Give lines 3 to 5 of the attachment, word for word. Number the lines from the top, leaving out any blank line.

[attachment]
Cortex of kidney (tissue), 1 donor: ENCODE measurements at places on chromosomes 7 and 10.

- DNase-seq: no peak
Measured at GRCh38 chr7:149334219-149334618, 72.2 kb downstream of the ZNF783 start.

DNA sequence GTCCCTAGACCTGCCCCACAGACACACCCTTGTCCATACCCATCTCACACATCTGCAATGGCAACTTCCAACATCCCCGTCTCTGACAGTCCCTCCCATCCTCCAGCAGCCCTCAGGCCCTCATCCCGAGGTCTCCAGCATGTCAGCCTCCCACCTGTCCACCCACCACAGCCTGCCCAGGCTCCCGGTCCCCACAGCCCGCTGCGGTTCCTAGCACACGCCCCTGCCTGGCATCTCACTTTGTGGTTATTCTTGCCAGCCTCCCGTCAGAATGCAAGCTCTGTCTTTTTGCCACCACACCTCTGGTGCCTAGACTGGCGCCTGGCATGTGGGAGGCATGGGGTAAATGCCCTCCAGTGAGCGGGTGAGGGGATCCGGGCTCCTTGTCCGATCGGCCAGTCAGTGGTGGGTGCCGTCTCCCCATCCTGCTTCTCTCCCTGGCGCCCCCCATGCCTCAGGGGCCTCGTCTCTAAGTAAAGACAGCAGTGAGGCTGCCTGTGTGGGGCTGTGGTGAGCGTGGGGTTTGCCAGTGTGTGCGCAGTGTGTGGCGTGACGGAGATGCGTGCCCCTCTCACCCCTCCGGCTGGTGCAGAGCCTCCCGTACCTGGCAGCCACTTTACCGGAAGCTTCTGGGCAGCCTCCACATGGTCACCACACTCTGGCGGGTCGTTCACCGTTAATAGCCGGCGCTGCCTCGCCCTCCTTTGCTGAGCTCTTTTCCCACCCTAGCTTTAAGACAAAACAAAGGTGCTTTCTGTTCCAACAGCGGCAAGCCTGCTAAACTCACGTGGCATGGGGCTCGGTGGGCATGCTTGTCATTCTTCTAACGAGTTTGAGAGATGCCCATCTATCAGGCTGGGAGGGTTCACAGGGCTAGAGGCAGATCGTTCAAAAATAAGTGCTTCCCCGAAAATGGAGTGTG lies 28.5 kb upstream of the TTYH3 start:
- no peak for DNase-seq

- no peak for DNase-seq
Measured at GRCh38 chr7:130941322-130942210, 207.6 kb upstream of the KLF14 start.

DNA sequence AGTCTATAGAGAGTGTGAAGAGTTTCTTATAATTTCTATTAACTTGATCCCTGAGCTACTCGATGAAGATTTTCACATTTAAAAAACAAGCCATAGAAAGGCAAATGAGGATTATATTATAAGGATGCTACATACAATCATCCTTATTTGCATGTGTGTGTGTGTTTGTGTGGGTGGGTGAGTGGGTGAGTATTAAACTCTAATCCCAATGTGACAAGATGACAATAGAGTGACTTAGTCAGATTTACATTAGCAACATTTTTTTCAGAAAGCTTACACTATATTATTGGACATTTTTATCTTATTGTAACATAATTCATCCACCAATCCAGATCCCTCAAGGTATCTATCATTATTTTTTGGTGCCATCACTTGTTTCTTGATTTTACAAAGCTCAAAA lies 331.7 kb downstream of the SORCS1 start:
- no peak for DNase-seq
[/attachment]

Measured at GRCh38 chr7:149334219-149334618, 72.2 kb downstream of the ZNF783 start.

DNA sequence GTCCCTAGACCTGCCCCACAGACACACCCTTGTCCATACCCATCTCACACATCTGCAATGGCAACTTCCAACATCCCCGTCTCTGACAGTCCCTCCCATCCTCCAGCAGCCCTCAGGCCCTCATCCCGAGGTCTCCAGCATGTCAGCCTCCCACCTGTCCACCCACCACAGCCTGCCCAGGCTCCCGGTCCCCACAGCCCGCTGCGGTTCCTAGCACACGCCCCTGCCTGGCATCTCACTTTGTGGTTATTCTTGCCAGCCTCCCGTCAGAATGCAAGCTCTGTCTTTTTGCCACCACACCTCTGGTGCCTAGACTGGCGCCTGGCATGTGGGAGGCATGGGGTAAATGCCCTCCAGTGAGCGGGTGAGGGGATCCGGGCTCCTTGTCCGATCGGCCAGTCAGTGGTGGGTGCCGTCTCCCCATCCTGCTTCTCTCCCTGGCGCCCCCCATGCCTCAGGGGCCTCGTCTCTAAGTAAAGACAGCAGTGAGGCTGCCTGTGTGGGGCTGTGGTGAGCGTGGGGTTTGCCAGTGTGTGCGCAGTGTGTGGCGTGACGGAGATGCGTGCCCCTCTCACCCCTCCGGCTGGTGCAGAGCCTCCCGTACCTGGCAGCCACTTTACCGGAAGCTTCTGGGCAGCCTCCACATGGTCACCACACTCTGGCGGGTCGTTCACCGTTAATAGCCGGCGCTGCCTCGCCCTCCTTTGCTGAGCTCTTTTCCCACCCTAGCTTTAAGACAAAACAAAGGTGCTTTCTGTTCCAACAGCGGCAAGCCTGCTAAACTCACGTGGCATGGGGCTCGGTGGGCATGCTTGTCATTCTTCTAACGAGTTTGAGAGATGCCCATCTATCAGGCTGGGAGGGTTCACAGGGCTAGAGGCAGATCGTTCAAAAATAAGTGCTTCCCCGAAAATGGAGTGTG lies 28.5 kb upstream of the TTYH3 start:
- no peak for DNase-seq